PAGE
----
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Greg O’Brien, CPA, CTS
August 22, 2022

Clearing Up Confusion on the Short Term Rental Tax - A Biggerpockets Top Post

We’ve seen quite a bit of confusion on the application of the Passive Activity Loss Rules and Short Term Rentals. Beyond BP, there is a lot of confusion in the accounting community as well but the same rules have been in existence for quite a while and often were not studied since STRs have never been so popular.

Short Term Rentals can be a unique tax strategy to help build tax-free wealth if you work with a real estate tax strategist who understands the nuances of IRC 469.

The tax code may never define "Airbnb" but there are rules surrounding these types of activities which I will give a brief overview below. 

1) My STR goes on Schedule C: It depends. Your CPA should be discussing whether or not your STR business provides substantial services.  The IRS' Chief Counsel recently published a document clarifying this.  If you are putting your STR on Sch C and NOT providing substantial services, you will cost yourself money long term and risk the IRS reclasses your activity (which may or may not have consequences).

Nonpassive does NOT equal Income from Self Employment automatically.  This is a bad application of the law if this is suggested. 

2) Some people say 27.5 years and some say 39 year depreciation - look to the average period of stay in your STR. If your STR averages 30 days or less, this is considered transient and therefore, 39 years (nonresidential). If greater than 30 days' average, it could be considered residential.

3) Passive, Nonpassive or somewhere in between? This is the largest point of confusion we see.  This all hinges on what you call a "rental property" is actually NOT a rental property in the tax code!  Huh?  So the Treasury Regulations to the Tax Code define situations in which property "rentals" are not considered real estate income.

The Regulations state SEVERAL exceptions to "rental activities" in the tax code.  One of the exceptions to a "rental activity" is if you rent your property, on average, 7 days' or less.  This is the first piece.  The second piece is whether or not you pass the Material Participation Tests found in IRC 469 and the third piece is whether your participation rises to the level of Substantial Services (think hotel, B&B).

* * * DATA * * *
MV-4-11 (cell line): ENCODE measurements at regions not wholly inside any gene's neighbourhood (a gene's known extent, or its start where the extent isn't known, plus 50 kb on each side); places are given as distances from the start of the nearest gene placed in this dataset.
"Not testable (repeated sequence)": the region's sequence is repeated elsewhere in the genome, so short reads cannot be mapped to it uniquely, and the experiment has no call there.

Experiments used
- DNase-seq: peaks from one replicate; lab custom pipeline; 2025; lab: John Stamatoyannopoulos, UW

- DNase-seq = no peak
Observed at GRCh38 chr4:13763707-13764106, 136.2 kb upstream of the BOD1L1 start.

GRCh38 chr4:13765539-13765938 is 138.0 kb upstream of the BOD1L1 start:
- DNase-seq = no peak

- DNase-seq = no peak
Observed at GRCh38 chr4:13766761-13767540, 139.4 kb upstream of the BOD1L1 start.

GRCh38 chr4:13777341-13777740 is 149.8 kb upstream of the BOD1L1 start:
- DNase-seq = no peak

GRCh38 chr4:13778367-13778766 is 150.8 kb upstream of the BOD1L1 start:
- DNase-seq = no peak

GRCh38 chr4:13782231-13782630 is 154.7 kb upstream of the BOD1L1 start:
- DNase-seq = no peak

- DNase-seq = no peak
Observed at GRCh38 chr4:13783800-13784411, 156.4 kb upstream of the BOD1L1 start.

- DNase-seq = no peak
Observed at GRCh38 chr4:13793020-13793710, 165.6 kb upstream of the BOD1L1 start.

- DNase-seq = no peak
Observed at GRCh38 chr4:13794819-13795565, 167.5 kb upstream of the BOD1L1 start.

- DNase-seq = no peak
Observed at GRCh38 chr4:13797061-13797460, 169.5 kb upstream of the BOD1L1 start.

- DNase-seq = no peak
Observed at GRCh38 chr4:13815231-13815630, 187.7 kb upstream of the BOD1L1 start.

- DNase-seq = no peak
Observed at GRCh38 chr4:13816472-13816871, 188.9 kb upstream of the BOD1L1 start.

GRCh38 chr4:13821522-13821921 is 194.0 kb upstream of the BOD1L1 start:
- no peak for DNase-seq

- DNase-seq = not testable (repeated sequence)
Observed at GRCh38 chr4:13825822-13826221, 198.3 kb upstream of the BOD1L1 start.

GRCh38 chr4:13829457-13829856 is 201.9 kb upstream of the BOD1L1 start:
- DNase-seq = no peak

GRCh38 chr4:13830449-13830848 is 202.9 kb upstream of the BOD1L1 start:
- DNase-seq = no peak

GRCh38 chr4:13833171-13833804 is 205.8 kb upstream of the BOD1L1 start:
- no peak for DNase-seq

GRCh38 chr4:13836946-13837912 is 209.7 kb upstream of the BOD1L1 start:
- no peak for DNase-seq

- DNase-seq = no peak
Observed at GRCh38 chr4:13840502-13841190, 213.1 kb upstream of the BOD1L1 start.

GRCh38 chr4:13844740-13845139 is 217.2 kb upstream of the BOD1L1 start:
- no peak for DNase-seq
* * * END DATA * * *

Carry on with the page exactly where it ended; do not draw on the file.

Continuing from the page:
4) My CPA Says I can't deduct a loss that was generated!  Did they follow the Treasury Regulations above, IRC 469 and IRC 1402?  What is the support for treating as passive or nonpassive?  Are they treating it as passive automatically because you are not a REP?

What we find is the missing piece is some pros do not realize that it is indeed possible to have a "rental property" that is actually not a "rental" for tax purposes and treated as a business. Whether or not you materially participate is a different question (and deserves a full post with all of the nuances). The key in my mind is disconnecting a STR from a "rental property" for tax purposes.

5) Why does this Loophole Exist?  My opinion is this is NOT a loophole.  The Regulations clearly state how to treat a property that meets various definitions.  If tax pro is going against the regulations, isn't that a problem as well?  If you 1) Depreciate over 27.5 years a residential rental but its not 2) You list on Sch C yet don't provide substantial services 3) You list as a passive activity BUT in fact, it is non passive.  Incorrectly treating a property as passive may benefit you and the IRS will absolutely change this under audit (several cases on this).

6) No Tax Court Cases Exist?  Myth. There are several tax court cases surrounding STRs OR other cases that use the 1.469 regs above. Your tax pro needs to read these and interpret the findings. One example: Taxpayer tried to use the hours from a STR as REP hours. Finding: Disallowed, since a 7 day or less rental is in fact NOT a rental! This directly lines up with the rules above.

Hope this brief overview clears up some FAQs and confusion out there!  

As always, your tax professional should help you navigate these rules and apply them to your specific circumstances as with all tax law, there are caveats and nuances to everything which

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